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Car insurance with zero down payment may sound appealing, but it's difficult to find.
The appeal of paying no down payment for car insurance is pretty clear. It seems cheaper, and you can get insured quickly without making a financial commitment. However, the reason you don’t like making a down payment is the reason car insurance companies require it. Auto insurers see a client who can’t commit to a down payment as someone who is only acquiring auto insurance to drive a vehicle off the lot or register a vehicle, and who will subsequently cancel the policy in a short time — i.e., a considerable risk. Thus, it’s highly unlikely you will find no- or low-down payment car insurance. Still, we evaluated some options and other ways to make car insurance more affordable.
While a quick Google search will show options for no down payment car insurance, it’s not really a thing. This has to do with the way insurance companies have designed car insurance to function. The nature of car insurance — and any form of insurance — is to predict and prepare for risk. An insurance company's best client is the one that poses the least amount of financial risk.
To an insurer, a client that won’t pay a down payment is one that only wants to secure insurance to avoid registration penalties or to satisfy a car dealership’s requirements. A client like this raises a red flag, as they may cost insurance companies more in the long run.
Down payments also help to cover the onboarding costs associated with a new client. An insurer dedicates resources to running your full driving report — not free for insurance companies — and to other first-time administrative processes that wouldn't be covered by a zero-down payment car insurance policy.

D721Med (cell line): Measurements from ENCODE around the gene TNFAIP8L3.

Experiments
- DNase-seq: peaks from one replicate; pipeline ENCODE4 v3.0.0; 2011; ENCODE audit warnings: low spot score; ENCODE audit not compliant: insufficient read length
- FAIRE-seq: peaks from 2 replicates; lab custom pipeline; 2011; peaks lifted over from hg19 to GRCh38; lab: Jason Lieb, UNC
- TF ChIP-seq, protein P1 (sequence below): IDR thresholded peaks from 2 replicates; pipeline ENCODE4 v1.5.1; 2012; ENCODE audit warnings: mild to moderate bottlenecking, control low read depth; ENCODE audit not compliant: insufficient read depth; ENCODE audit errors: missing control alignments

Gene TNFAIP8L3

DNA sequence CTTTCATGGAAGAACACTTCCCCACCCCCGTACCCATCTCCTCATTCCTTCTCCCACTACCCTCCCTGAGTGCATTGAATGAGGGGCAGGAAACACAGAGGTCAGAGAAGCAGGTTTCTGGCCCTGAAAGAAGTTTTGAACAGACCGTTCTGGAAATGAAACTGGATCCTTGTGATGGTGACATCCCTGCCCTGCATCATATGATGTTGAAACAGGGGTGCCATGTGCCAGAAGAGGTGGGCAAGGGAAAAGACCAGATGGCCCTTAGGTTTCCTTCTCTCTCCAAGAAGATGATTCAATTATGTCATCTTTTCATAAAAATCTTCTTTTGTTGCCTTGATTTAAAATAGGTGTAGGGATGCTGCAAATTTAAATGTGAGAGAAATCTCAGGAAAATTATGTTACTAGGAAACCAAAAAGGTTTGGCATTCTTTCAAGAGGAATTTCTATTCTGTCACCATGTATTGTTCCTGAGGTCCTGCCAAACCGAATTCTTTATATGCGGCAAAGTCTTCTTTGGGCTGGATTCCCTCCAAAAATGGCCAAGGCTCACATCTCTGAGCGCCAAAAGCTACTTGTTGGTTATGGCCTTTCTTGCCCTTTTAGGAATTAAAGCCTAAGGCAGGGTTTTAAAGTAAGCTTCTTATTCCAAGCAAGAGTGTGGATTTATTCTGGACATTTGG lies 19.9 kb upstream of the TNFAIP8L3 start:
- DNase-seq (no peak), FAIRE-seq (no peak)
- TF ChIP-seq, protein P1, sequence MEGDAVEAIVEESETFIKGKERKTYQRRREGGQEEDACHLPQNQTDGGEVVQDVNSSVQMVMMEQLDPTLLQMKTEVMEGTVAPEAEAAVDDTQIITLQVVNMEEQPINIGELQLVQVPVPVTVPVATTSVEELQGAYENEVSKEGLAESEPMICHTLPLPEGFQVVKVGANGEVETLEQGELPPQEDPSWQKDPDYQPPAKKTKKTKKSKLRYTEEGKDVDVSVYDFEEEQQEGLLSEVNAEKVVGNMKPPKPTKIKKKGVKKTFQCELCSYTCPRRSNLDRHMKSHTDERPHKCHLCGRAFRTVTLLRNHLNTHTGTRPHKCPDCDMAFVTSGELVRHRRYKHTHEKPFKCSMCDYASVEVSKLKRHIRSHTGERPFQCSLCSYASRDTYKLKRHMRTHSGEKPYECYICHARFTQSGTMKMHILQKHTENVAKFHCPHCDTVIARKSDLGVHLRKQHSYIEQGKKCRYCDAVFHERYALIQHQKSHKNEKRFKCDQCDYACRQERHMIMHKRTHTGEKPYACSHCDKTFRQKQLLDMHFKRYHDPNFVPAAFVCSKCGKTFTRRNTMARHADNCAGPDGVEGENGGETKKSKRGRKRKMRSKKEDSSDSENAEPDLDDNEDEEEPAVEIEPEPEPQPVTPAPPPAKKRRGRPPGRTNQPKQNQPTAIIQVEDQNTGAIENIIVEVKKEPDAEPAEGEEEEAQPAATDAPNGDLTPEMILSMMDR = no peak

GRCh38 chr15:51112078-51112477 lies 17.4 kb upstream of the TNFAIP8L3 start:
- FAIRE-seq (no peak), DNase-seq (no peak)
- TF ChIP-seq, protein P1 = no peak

It’s important to consider that a down payment usually isn’t an additional premium — it’s built into your rate. Meaning, whatever you pay as a down payment will be deducted from future payments.
|Down Payment Amount||Monthly Installments|
|10% or $60||$90|
|20% or $120||$80|
|30% or $180||$70|
The larger the down payment you pay, the less your future installments will cost. You shouldn’t think of your down payment as an additional fee or a deposit, but as a part of your premium going forward.
The exact amount you’ll be asked to pay for your down payment may vary, so it’s hard to give an exact estimate. Some insurers will allow you to choose from a range of down payment amounts.
Although you might understand the necessity of a down payment, that doesn’t make the financial hardship any easier to bear. So, let’s get into some other ways to save on car insurance, starting with the cheapest car insurance companies.
While it’s hard to provide a precise car insurance quote without a driver's personal information, we used a general profile and discovered Nationwide was the cheapest car insurance company, with all other metrics constant.
Affordable Car Insurance Companies
Consider, however, that this data isn’t reflective of you as a driver. Any unique rating factors, such as your vehicle, driving history, and credit score, aren’t represented here. Use this data as a jumping off point by starting your search for cheap car insurance with Nationwide.
The phrase, “use it or lose it” doesn't apply to car insurance. In fact, the less you use your car insurance, the cheaper it gets. This is because of the way car insurers assess premiums after you file a claim. While the amount of the increase depends on the value of the claim, your state, and your insurance company, below are the average expected premium increases over a three-year period.
Average car insurance price increase after at at-fault claim